The Nintendo Switch has a major hardware problem, and now Nintendo is offering free repairs to tens of millions of customers
- Nintendo's Switch console is a wildly popular game system, and over 34 million have been sold since it launched in March 2017.
- One of the key components of the Switch is its removable controllers, the so-called "Joy-Con" gamepads.
- Many Switch owners have reported major issues with the thumbsticks on those Joy-Cons, and Nintendo is now offering to fix them for free, according to a new report from Vice.
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Nintendo's got a huge issue with its wildly popular Switch console: The controller's thumbsticks have a mind of their own.The phenomenon is known as "Joy-Con drift," named after the Nintendo Switch Joy-Con gamepads that attach to each side of the Switch console.Advertisement
For millions of people, over time, one or both of the thumbsticks on the Joy-Con begin slowly "drifting" to one direction. Even when you're not touching the thumbsticks, the console will register them as being moved.
Behold:The issue is a big enough problem that some Nintendo Switch owners banded together for a class-action lawsuit against the company.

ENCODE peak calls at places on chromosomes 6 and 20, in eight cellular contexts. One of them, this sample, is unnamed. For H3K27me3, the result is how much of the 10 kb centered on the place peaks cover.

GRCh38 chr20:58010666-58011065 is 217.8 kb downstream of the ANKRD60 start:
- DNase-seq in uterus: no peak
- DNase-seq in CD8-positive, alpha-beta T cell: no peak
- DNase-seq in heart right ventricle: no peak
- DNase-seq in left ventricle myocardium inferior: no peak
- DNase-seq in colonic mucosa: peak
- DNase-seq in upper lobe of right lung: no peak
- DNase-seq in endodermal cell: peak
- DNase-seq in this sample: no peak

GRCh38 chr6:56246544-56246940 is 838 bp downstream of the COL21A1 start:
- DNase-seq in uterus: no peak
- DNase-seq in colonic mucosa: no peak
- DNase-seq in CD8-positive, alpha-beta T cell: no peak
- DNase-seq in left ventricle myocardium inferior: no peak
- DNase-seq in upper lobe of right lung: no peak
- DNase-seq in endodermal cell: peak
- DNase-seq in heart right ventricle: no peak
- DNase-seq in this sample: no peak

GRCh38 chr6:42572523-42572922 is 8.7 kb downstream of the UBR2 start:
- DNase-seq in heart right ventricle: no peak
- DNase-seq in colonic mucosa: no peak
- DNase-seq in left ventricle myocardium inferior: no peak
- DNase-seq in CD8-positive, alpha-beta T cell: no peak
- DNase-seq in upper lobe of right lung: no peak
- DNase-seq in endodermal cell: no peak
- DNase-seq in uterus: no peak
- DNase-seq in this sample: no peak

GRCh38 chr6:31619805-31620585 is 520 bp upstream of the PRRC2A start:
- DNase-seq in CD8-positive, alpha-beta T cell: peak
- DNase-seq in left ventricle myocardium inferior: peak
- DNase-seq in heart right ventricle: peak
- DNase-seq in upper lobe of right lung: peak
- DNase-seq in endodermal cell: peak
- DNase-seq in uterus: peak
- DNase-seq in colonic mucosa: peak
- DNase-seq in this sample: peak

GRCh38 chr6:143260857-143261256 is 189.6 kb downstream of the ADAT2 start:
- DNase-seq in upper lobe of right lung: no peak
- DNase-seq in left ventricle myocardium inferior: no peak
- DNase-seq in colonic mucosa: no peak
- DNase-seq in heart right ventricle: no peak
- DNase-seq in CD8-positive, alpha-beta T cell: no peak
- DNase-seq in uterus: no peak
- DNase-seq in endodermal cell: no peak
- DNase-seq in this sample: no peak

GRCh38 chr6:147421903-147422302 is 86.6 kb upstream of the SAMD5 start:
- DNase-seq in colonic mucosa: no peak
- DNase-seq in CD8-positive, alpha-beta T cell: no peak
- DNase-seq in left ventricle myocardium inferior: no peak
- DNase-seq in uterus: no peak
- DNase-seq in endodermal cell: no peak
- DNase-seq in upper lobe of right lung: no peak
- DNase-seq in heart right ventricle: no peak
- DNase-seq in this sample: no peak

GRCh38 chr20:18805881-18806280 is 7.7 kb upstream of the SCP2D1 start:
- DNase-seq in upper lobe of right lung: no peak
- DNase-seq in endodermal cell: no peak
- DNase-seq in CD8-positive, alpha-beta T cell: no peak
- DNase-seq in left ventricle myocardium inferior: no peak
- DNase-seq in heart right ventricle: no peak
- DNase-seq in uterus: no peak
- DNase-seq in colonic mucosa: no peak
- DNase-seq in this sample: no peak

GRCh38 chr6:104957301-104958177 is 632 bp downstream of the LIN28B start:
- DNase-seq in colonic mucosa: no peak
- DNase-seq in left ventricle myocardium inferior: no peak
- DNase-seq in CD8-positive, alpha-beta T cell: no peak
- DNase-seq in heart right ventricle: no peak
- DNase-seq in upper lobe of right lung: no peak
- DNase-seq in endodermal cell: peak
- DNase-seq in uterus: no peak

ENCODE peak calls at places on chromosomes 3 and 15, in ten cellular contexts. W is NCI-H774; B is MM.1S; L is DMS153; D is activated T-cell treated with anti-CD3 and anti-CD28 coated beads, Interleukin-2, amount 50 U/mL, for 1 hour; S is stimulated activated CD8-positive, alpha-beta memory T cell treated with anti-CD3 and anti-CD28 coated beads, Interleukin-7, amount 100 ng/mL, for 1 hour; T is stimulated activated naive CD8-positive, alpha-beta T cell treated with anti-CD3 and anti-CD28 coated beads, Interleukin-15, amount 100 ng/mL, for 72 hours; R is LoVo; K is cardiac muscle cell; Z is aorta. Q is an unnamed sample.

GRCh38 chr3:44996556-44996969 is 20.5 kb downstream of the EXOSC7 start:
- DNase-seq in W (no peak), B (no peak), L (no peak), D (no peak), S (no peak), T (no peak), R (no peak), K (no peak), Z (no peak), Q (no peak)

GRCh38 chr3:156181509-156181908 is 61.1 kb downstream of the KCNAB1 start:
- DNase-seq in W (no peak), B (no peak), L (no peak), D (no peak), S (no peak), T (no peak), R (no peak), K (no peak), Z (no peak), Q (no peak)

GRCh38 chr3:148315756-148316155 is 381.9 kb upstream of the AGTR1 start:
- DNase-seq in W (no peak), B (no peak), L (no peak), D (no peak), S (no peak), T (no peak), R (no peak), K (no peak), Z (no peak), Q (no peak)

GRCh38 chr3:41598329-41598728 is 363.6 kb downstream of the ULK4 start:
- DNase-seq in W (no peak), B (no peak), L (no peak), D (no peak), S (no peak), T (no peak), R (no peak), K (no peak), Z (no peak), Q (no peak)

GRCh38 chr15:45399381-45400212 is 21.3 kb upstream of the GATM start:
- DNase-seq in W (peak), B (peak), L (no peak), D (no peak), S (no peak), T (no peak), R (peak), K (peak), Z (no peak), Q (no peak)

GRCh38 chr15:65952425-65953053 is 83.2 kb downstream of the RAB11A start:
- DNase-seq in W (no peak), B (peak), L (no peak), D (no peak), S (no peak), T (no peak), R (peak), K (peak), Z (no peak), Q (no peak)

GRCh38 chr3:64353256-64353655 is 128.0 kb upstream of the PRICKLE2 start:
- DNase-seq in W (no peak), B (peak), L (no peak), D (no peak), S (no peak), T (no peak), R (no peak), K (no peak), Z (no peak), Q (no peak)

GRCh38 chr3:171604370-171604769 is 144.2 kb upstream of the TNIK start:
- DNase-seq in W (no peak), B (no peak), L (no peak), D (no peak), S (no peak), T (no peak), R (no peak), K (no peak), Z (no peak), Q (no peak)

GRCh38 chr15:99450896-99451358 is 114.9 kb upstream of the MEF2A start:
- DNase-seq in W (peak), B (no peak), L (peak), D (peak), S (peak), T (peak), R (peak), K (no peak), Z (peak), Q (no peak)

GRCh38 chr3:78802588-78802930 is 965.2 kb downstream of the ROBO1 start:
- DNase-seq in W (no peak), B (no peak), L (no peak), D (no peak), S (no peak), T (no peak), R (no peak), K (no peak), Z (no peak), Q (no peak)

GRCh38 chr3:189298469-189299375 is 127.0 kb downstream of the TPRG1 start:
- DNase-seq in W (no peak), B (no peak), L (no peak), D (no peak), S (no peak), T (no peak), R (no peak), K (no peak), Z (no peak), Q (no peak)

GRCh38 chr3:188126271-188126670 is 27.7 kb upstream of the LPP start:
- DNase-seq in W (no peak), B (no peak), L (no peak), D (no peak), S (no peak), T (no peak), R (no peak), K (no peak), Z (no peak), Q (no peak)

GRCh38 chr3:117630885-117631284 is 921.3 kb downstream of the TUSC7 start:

But now, according to a new Vice report, Nintendo is offering free repairs to anyone who calls in to Nintendo's hardware support line with complaints about Joy-Con drift. Better yet, Nintendo is also reportedly offering refunds to anyone who's already paid for a Joy-Con fix.Read more: Nintendo slammed with new lawsuit that claims the company knowingly sold Switch controllers that were broken"Customers will no longer be requested to provide proof of purchase for Joy-Con repairs," a newly issued internal Nintendo support document said, according to the report. "Additionally it is not necessary to confirm warranty status. If a customer requests a refund for a previously paid Joy-Con repair ... confirm the prior repair and then issue a refund."Advertisement
For its part, Nintendo has yet to formally announce such a repair program for affected Nintendo Switch Joy-Con gamepads. A Nintendo rep didn't return a request for comment as of publishing, but various reports have confirmed that Nintendo customer support is indeed offering free repairs.
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